AI and AR/VR tech now used by sports fans and athletes, says Capgemini report

Capgemini has launched a new report, Emerging technologies in sports: reimagining the fan experience. The study, using responses from over 10,000 fans around the globe who regularly watch and follow top sports, has been produced by the Capgemini Research Institute. Since January 2018 Capgemini has been the official Global Innovation Partner of the Men’s and Women’s HSBC World Rugby Sevens Series.

The study shows that for 69% of fans the use of emerging technologies, such as virtual reality (VR), artificial intelligence (AI) and augmented reality (AR), has enhanced their overall viewing experience. This verdict covers their experience both inside and outside the stadium and, as the analysts say, a positive experience with technologies also enhances overall fan engagement.

Of respondents who liked their technology experiences, 56% said they would actually go to more physical matches at their team’s stadium as a result, and 60% said they would stream more matches online.

Nearly half of fans (49%) say they have often increased their spending on team merchandise following a good experience and 42% have increased this spend a few times. Meanwhile, 92% said they increased their spend on online subscriptions for watching matches (either often or a few times).

The report also shows that fans who have experienced emerging technologies during a recent visit to a stadium are more satisfied with their experience overall, highlighting a 25-point NPS (Net Promoter Score) difference between fans who have experienced emerging technologies and those who have not.

Asia’s sports fans lead in emerging technologies’ use

Fans from Asian countries – including India, Hong Kong, and Singapore – lead in the adoption and acceptance of emerging technologies in sports. Close to three-quarters of Asian fans (74%) have experienced the use of emerging technology in the stadium, with India leading at 88%.

However, this drops to 56% for the United States, 50% for Germany, and below 50% each for Canada, France, United Kingdom and Australia. Furthermore, 71% of Asian fans said they would be willing to pay more if new technologies enhanced their stadium experience, compared to 40% of North American fans, 34% of European fans, and 33% of Australian fans.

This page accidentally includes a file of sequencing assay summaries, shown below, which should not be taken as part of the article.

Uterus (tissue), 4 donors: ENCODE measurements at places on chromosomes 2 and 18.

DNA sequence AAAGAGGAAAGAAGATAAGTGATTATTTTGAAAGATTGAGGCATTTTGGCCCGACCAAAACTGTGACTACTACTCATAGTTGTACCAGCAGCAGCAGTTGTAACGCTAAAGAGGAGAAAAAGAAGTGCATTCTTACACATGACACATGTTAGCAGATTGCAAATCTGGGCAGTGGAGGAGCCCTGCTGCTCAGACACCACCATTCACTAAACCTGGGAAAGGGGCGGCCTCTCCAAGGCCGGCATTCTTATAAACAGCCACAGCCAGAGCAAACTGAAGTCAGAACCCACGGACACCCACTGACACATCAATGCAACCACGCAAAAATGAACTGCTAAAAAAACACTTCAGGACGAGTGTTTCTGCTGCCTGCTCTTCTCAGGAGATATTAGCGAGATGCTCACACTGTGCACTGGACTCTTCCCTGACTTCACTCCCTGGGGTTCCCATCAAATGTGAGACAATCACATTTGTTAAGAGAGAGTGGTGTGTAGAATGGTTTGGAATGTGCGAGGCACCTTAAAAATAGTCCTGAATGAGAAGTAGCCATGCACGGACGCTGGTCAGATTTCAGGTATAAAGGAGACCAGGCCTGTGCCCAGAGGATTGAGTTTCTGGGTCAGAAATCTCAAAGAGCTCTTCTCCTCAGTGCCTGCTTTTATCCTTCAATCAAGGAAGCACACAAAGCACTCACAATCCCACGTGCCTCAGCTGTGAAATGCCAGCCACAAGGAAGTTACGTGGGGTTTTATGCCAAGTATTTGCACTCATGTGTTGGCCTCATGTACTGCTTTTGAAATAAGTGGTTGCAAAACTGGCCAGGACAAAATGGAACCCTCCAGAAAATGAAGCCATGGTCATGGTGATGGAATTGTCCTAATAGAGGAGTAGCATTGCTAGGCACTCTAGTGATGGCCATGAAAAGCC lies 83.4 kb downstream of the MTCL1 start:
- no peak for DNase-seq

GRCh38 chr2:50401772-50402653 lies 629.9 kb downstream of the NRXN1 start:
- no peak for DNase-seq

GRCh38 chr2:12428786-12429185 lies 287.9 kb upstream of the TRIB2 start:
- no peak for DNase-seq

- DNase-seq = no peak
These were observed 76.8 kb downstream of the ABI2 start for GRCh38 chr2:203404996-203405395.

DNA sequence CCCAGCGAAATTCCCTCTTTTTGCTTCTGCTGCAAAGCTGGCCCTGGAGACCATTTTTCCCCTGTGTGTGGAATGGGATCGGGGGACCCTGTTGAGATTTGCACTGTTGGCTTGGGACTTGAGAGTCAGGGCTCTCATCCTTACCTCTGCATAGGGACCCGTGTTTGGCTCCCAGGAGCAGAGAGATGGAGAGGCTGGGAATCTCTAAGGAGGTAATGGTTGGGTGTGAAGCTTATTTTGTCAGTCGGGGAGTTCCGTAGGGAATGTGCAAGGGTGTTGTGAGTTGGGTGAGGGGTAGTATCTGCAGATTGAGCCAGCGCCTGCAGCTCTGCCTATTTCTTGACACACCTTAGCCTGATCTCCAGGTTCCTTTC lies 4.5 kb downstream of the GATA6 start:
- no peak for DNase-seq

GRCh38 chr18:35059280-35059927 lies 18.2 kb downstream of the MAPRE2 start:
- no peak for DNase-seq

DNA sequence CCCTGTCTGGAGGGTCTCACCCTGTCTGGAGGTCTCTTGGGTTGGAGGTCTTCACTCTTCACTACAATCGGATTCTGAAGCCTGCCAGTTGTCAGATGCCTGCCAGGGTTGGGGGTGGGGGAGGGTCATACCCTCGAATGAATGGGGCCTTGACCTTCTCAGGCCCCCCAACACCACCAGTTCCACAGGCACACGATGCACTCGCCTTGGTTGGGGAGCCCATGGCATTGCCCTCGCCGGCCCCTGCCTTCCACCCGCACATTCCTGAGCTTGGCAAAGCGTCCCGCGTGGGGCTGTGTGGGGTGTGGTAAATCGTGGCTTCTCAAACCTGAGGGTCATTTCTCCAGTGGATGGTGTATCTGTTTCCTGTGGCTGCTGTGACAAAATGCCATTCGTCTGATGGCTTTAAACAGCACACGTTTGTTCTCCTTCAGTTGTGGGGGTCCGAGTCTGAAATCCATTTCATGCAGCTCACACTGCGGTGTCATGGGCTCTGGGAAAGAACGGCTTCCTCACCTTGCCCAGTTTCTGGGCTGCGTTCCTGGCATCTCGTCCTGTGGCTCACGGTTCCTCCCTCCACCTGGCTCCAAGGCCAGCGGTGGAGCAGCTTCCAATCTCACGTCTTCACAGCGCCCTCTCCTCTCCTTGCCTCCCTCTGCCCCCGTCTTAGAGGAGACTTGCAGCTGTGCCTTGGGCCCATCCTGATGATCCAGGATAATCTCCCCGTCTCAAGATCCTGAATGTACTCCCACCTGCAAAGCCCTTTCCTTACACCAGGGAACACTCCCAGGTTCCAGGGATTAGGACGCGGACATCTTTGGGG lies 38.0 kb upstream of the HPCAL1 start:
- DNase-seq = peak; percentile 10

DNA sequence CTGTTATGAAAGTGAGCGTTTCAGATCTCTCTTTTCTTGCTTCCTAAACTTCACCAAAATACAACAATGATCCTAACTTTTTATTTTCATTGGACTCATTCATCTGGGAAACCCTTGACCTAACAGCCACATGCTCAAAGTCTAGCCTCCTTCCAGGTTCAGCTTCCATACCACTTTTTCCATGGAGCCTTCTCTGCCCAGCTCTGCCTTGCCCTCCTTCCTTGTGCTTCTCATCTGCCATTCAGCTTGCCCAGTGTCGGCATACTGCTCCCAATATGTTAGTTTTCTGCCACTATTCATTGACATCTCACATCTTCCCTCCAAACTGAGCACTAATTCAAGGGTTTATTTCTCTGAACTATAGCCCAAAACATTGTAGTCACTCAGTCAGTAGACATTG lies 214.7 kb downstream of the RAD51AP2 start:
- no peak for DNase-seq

Emerging technologies can also convert and upgrade more fans to become avid fans who generate more business and positive word-of-mouth on having a good tech-enabled sports experience.

For example, 73% of avid fans attend more matches following a good tech-enabled experience, compared to 50% of the rest, and nearly three-quarters of avid fans watch a match in the stadium when their favorite team is playing.

Emerging technologies are helping athletes perform better and avoid injuries

Athletes are increasingly using a variety of emerging technologies for activities, including training, injury prevention and tracking performance. For example, Zone7, a company using data and analytics for identifying and avoiding potential career-threatening injuries to athletes, has achieved 95% accuracy in predicting injuries and has been able to reduce potential injuries by 75%.

Darshan Shankavaram

Tom Mitchell, captain of England’s Rugby Sevens Team says, “The use of virtual reality in reviewing training sessions and matches can have a big impact on sports. If you can put yourself in a given situation instead of just reviewing a match by watching a video, then the learning and reviewing experience becomes much more real.

If you are able to be in that situation again, either through VR or another technology, it would be a massive step up in terms of the reviewing and learning experience.”

Strategies to unlock the value of emerging technologies in sports

Sports organisations across the world are now presented with a huge opportunity to tap into evolving consumer expectations and make far more customised and personalised fan engagement. According to the new report, organisations can focus on the following areas to adopt and optimise emerging technologies in sports:

  • Reassure fans on usage of personal data by seeking consent where possible on use of data, being transparent about the use and protection of consumer data, and demonstrating the value that consumers stand to gain with this data exchange,
  • Identify user needs before investing in and deploying emerging technologies,
  • Convert more fans to ‘avid fans’ by defining a digital fan experience and offering ‘hyper-personalised’ experiences,
  • Build digital practices, capabilities, and transform organisational culture by investing in a digital culture, skills, and cross-sharing of information across sports organisations to drive greater innovation.

Darshan Shankavaram, global digital customer experience practice leader at Capgemini comments, “The use of emerging technologies in the fan experience is an exciting and rapidly growing area. Sports organisations across the world have a huge opportunity to tap into evolving expectations of fans and athletes to build a more joined up, customised and personalised engagement experience.

Additionally, organisations can benefit by using technology to improve players’ performance or prevent injuries, or for coaches to strategise the play through simulations.”

The Capgemini Research Institute surveyed 10,363 sports fans across nine countries about the impact of digital technologies on fans and the future of sport.

The Institute also conducted in-depth interviews with more than 20 industry experts, sports athletes, and startup executives to understand how digital technologies can improve athletes’ performances. To access the full report, click here.

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